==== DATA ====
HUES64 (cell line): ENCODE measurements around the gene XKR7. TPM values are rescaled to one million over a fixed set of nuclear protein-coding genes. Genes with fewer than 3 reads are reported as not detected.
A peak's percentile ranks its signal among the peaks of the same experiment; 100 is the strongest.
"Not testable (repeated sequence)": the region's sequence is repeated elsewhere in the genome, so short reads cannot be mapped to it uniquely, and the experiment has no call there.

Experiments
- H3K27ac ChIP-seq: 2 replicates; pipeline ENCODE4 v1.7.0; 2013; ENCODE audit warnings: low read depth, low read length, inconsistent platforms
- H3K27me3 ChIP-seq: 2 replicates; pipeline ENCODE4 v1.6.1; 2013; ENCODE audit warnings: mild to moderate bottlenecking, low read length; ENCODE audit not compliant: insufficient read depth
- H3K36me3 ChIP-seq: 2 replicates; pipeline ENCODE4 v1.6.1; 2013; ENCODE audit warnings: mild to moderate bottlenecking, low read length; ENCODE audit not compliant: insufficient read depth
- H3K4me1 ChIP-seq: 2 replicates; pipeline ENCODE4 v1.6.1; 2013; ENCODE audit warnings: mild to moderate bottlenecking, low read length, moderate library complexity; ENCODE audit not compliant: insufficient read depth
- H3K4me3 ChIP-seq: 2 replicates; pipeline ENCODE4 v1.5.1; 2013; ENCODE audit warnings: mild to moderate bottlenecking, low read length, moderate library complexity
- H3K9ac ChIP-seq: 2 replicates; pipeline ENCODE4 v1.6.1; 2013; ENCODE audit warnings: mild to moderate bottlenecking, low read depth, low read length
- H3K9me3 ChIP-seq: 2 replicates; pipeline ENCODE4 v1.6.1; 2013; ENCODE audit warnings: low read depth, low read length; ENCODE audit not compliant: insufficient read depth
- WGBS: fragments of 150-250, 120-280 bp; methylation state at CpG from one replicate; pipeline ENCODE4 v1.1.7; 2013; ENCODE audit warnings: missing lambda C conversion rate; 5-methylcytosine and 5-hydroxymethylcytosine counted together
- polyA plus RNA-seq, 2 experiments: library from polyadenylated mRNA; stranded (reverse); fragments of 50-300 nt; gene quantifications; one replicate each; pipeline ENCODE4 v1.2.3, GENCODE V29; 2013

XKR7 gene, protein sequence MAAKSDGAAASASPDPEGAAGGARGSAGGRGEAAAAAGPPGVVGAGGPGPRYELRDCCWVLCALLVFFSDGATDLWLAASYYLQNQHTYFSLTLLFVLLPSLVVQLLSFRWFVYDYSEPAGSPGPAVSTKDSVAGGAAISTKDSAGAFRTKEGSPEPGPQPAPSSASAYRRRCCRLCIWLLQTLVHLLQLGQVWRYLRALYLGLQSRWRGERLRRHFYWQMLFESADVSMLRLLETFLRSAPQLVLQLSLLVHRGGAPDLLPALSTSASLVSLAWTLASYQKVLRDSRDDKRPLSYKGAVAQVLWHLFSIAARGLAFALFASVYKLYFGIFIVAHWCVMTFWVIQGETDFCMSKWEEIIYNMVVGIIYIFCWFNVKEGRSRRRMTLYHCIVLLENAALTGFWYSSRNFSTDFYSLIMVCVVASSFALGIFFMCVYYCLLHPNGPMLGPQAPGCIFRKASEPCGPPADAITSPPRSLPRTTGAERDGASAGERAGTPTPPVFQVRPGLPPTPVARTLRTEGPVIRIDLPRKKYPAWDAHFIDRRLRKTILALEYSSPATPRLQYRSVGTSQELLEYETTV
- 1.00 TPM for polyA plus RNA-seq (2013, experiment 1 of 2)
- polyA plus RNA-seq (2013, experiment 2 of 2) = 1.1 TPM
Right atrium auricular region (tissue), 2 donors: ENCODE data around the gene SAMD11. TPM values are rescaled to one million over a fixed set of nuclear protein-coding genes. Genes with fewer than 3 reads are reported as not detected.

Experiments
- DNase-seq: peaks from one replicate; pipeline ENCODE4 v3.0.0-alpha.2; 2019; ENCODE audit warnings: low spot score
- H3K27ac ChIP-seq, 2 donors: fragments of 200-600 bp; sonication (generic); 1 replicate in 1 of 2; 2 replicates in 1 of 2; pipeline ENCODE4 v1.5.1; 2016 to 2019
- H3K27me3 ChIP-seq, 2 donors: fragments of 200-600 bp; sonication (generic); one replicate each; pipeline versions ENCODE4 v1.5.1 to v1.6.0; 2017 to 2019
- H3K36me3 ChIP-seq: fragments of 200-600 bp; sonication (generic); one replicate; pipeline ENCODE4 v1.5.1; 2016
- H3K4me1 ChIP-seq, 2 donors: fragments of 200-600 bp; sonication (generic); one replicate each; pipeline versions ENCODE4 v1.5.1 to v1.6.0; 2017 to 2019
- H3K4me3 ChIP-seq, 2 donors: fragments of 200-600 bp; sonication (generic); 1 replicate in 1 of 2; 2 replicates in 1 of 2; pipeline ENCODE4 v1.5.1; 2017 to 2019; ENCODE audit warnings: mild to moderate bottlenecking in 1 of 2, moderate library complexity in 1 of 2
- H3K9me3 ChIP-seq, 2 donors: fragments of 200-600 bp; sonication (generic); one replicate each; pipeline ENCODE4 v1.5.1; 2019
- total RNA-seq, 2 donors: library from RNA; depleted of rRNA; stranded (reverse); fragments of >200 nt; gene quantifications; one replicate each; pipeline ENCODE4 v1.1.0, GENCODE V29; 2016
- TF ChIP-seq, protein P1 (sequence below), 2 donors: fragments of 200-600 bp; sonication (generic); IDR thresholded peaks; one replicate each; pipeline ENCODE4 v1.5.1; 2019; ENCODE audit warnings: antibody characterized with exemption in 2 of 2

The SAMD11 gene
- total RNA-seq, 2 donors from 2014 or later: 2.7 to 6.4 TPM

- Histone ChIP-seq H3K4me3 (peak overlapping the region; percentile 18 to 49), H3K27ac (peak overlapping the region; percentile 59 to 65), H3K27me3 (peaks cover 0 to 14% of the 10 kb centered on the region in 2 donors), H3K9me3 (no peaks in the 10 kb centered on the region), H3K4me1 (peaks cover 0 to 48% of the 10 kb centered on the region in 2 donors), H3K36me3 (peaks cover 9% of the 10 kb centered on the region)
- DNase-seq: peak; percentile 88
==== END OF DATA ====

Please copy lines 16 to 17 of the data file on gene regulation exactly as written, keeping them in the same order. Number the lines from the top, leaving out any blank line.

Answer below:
- polyA plus RNA-seq (2013, experiment 2 of 2) = 1.1 TPM
Right atrium auricular region (tissue), 2 donors: ENCODE data around the gene SAMD11. TPM values are rescaled to one million over a fixed set of nuclear protein-coding genes. Genes with fewer than 3 reads are reported as not detected.